A day after the mass killing at Nong Bua Lamphu, a day of mourning was announced nationwide. Aid and compensation were being arranged. But netizens questioned bureaucratic ceremonies that may contaminate the crime scene and hinder what actually needs to be done.
Police officers and other officials at Uthai Sawan Child Development Centre after the killing. (Source: Pheu Thai Party press team)
The killings by an ex-police officer Panya Kamrab at a pre-school child development centre in Nong Bua Lamphu's Na Klang District left 38 dead and at least 10 injured, according to National Police Chief Pol Gen Damrongsak Kittiprapat at a press conference on the night of 6 October.
The police chief said the Panya armed himself with a pistol and knife, legally purchased with his own money. The killer’s intention has not yet been determined and would need more forensic examination. Personal stress and drug addiction could not be ruled out of the equation for now, according to the Reporters.
On 8 October, Channel 3 reported that the blood test from Panya's body found no drug substances, meaning that the gunman may not take drugs within 72 hours before taking action.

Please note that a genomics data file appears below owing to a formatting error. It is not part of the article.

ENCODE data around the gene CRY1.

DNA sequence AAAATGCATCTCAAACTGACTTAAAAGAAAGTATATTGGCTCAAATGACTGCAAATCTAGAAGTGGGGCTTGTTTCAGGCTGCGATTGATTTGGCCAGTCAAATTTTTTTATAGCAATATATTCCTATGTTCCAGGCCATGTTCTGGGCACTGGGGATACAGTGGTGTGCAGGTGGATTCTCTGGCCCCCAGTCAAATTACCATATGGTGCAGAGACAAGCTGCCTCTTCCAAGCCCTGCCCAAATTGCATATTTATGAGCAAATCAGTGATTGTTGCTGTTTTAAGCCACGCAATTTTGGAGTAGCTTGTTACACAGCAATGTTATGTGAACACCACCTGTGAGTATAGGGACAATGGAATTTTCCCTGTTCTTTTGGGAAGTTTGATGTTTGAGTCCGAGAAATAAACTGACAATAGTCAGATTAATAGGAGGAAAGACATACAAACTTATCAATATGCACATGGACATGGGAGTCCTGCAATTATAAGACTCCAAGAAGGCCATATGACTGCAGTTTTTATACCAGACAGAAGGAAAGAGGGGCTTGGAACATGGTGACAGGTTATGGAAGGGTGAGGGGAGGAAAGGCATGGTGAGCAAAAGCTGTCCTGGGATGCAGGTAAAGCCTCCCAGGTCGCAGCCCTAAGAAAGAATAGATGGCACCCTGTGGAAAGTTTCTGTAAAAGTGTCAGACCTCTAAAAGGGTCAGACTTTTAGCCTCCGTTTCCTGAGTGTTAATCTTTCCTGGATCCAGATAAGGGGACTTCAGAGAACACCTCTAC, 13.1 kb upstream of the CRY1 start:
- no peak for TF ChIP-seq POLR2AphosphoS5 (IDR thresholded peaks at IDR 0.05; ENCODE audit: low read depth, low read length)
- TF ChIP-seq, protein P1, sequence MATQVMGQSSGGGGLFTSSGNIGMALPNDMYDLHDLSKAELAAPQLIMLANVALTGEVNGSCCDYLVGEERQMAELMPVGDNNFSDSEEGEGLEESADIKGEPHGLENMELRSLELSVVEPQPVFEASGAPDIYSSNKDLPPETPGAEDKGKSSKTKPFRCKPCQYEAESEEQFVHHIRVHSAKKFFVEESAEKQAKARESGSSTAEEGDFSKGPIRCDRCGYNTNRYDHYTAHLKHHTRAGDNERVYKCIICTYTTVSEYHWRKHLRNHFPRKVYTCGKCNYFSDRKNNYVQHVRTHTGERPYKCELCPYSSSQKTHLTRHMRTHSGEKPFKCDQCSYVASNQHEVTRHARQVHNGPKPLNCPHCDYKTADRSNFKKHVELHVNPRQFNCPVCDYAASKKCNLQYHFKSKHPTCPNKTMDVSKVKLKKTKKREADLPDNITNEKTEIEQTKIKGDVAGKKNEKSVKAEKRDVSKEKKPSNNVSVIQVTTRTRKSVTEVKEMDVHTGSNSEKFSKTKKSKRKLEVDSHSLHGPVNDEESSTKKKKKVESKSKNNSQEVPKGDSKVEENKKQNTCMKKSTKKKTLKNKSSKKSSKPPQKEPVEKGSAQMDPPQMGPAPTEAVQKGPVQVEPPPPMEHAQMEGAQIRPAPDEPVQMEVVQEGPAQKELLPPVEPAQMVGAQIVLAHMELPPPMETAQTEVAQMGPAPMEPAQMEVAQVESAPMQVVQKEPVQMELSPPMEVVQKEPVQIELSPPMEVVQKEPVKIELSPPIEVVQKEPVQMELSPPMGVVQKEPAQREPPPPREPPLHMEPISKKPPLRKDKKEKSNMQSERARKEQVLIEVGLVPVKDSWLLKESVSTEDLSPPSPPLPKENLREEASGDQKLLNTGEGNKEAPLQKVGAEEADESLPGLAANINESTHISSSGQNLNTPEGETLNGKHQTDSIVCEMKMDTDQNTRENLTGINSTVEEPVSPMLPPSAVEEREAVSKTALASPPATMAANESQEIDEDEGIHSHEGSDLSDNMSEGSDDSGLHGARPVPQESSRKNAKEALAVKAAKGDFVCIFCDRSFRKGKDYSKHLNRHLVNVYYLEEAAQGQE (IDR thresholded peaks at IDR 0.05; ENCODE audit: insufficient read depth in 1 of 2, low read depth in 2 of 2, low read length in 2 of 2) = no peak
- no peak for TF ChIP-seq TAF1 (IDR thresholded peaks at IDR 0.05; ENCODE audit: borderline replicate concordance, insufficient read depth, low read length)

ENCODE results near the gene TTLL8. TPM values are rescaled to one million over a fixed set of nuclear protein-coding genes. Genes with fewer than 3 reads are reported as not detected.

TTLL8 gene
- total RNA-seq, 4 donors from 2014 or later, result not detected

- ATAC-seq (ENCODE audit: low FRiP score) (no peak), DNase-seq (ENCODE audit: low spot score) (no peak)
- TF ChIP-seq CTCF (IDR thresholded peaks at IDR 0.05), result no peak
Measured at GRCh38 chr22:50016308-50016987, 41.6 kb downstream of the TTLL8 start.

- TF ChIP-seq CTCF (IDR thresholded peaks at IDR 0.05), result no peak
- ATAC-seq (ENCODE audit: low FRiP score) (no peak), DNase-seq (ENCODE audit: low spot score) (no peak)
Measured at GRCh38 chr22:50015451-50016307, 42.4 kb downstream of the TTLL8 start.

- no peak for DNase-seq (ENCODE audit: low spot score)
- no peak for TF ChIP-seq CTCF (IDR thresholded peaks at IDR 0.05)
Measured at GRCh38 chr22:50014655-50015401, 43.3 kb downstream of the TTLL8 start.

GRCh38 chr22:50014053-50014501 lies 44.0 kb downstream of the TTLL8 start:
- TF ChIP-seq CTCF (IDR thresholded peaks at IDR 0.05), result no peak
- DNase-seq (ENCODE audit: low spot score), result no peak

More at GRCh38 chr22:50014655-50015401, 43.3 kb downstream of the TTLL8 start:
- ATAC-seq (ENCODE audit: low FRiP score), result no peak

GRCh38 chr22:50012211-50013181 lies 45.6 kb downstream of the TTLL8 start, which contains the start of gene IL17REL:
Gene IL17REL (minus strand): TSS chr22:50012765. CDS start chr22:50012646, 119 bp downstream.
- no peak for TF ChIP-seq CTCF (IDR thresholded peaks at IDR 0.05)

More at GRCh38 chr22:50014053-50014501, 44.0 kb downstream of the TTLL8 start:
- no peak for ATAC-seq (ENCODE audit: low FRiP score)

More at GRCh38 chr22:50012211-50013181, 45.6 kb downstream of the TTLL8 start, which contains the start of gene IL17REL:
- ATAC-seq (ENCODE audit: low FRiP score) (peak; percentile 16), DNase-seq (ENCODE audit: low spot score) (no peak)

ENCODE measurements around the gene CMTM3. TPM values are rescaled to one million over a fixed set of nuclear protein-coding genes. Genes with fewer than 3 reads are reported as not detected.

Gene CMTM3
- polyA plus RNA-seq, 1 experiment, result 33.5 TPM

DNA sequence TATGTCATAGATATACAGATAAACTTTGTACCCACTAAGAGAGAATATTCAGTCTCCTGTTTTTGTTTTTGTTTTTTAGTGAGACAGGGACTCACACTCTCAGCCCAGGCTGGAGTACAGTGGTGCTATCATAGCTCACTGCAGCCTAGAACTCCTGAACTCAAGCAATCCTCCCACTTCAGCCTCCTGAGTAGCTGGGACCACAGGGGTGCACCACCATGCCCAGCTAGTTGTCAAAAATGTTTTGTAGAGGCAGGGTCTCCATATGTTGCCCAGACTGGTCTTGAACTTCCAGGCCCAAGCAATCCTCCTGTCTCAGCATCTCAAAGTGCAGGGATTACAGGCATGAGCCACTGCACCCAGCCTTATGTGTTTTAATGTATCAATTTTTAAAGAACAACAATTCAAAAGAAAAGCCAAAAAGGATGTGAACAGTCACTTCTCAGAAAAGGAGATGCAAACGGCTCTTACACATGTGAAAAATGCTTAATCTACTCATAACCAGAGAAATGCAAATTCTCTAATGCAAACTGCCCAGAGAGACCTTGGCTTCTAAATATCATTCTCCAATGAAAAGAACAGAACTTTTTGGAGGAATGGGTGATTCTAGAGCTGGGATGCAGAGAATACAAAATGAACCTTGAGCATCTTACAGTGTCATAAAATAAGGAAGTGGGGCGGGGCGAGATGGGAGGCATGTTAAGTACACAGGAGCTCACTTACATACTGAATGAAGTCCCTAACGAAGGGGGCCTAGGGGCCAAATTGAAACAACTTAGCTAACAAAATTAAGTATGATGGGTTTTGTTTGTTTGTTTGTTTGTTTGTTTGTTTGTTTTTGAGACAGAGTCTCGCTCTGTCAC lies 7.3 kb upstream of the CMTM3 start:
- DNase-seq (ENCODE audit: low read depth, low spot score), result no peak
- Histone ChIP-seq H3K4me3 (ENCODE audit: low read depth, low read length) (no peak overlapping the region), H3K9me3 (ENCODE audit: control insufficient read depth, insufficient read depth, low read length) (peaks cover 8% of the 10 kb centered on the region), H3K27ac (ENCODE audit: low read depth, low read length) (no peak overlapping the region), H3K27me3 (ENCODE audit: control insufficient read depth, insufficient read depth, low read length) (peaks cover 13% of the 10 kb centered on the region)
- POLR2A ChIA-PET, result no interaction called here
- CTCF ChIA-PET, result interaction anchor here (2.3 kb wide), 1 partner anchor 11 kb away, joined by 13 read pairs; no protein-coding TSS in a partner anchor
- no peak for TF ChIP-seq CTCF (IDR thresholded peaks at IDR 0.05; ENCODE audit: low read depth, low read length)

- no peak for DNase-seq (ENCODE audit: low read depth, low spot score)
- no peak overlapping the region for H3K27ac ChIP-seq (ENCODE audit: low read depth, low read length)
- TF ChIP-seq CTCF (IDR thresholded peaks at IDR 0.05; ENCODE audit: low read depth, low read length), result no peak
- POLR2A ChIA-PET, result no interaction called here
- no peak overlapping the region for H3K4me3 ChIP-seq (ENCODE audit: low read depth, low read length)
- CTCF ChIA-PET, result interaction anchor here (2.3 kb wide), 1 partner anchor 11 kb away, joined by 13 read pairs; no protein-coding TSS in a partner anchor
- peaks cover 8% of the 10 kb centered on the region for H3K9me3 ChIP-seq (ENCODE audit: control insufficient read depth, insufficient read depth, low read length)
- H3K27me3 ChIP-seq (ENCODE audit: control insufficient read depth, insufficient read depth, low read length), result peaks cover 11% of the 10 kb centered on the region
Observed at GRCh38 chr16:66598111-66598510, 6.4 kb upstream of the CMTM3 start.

The slaughter took place on 6 October, starting at about 13.00 when Panya killed 24 people in the child development centre, 22 of whom were children and two were teachers. He then took off in his car, ramming other vehicles and shooting at people along the way, before ending up at his house and killing himself along with his wife and child.
Pol Gen Damrongsak said the Prime Minister had ordered the establishment of a mental health treatment centre for the victim’s families facilitated by the police, the Ministry of Social Development and Human Security, the Ministry of Public Health, the Ministry of Justice, and the Ministry of the Interior.
He also said the police would have to learn a lesson from this incident to improve police operations and to find concrete solutions for the problems of drug addiction and mental health.
According to the Bangkok Post and Khaosod, the bodies have been taken to a morgue in neighbouring Udon Thani Province for autopsies. A victim’s family relief centre was also set up opposite the child development centre.